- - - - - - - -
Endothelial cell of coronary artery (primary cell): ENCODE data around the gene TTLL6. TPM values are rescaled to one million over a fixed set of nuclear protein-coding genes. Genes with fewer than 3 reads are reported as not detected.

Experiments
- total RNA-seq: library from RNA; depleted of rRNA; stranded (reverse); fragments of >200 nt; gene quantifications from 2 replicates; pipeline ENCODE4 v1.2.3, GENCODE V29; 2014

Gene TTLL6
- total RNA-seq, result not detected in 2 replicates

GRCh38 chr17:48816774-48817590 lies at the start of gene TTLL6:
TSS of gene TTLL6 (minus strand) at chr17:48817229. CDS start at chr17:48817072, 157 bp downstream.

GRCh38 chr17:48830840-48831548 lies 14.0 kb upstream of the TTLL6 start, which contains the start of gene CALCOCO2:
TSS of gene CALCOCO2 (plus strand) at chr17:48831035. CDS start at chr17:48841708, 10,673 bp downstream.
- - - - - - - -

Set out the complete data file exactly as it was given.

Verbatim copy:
Endothelial cell of coronary artery (primary cell): ENCODE data around the gene TTLL6. TPM values are rescaled to one million over a fixed set of nuclear protein-coding genes. Genes with fewer than 3 reads are reported as not detected.

Experiments
- total RNA-seq: library from RNA; depleted of rRNA; stranded (reverse); fragments of >200 nt; gene quantifications from 2 replicates; pipeline ENCODE4 v1.2.3, GENCODE V29; 2014

Gene TTLL6
- total RNA-seq, result not detected in 2 replicates

GRCh38 chr17:48816774-48817590 lies at the start of gene TTLL6:
TSS of gene TTLL6 (minus strand) at chr17:48817229. CDS start at chr17:48817072, 157 bp downstream.

GRCh38 chr17:48830840-48831548 lies 14.0 kb upstream of the TTLL6 start, which contains the start of gene CALCOCO2:
TSS of gene CALCOCO2 (plus strand) at chr17:48831035. CDS start at chr17:48841708, 10,673 bp downstream.